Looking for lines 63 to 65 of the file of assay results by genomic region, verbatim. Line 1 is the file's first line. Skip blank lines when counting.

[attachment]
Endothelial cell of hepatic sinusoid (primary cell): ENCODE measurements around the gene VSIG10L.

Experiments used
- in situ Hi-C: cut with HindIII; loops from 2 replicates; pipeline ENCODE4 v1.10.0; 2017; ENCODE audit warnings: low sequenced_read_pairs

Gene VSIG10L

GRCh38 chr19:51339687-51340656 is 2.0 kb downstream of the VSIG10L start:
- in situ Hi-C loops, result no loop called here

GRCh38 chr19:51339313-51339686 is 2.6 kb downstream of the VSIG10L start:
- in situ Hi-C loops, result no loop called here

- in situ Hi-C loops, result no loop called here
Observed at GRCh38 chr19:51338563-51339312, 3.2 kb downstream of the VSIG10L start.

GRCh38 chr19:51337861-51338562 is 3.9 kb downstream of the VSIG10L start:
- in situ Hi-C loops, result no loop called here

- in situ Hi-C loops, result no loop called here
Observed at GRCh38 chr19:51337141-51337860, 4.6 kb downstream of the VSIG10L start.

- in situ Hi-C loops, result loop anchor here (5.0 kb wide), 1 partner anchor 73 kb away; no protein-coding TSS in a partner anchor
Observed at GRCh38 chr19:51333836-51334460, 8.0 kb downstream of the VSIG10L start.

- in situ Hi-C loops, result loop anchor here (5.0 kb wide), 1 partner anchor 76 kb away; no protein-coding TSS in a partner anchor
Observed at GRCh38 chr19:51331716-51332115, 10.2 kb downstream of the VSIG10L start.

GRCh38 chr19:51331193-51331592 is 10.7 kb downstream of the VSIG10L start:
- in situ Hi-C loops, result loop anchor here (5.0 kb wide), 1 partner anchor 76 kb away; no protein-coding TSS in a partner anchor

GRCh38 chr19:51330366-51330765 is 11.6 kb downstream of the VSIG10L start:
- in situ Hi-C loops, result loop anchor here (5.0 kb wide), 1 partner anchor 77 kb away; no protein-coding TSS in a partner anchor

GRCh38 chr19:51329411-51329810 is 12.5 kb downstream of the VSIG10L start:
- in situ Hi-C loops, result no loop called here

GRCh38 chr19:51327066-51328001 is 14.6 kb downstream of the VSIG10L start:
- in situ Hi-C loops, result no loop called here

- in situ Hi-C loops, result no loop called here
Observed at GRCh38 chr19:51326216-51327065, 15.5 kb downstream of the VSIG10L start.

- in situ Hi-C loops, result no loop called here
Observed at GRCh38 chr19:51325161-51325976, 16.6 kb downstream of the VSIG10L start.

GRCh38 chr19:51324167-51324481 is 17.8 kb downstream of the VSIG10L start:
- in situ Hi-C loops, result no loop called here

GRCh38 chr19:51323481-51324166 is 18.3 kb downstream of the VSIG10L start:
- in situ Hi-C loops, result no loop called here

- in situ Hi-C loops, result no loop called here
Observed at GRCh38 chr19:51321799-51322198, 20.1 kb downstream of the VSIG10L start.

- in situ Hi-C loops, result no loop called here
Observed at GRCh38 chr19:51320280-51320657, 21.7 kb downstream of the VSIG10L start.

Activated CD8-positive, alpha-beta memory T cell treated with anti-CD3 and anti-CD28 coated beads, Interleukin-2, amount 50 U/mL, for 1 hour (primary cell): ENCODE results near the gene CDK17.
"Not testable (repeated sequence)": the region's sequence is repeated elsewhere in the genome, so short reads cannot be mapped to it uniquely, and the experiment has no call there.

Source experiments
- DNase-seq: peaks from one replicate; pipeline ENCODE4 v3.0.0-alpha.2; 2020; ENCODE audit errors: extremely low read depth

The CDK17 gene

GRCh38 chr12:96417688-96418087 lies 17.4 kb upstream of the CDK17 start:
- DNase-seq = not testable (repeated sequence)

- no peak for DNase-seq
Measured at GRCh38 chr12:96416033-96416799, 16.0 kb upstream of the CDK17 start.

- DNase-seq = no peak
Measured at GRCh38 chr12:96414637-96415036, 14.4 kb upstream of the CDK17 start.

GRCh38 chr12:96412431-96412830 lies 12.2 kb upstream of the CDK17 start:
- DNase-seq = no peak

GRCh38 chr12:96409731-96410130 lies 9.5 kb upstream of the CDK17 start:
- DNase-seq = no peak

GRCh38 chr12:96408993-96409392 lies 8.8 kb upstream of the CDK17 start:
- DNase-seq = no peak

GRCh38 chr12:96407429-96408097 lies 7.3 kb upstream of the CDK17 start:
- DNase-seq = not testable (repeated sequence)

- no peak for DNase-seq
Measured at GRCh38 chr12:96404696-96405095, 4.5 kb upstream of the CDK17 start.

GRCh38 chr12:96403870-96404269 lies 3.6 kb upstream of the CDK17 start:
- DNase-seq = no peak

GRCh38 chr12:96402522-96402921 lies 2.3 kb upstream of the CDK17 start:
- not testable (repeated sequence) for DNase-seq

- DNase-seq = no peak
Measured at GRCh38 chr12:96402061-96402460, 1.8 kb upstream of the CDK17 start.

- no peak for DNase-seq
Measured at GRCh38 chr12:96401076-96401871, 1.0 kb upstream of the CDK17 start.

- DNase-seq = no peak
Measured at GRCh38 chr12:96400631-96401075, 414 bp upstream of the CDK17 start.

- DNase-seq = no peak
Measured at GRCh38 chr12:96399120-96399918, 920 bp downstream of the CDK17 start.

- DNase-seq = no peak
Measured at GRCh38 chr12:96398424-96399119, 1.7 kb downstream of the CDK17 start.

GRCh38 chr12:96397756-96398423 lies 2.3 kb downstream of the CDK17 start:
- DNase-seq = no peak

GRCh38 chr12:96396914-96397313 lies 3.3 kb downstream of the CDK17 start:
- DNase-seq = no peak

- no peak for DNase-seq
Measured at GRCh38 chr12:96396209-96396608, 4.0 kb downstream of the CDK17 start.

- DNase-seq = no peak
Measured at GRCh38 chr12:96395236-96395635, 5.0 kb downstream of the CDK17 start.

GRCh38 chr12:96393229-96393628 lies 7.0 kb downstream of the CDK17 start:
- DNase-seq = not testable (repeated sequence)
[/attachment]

- not testable (repeated sequence) for DNase-seq

- DNase-seq = no peak
Measured at GRCh38 chr12:96402061-96402460, 1.8 kb upstream of the CDK17 start.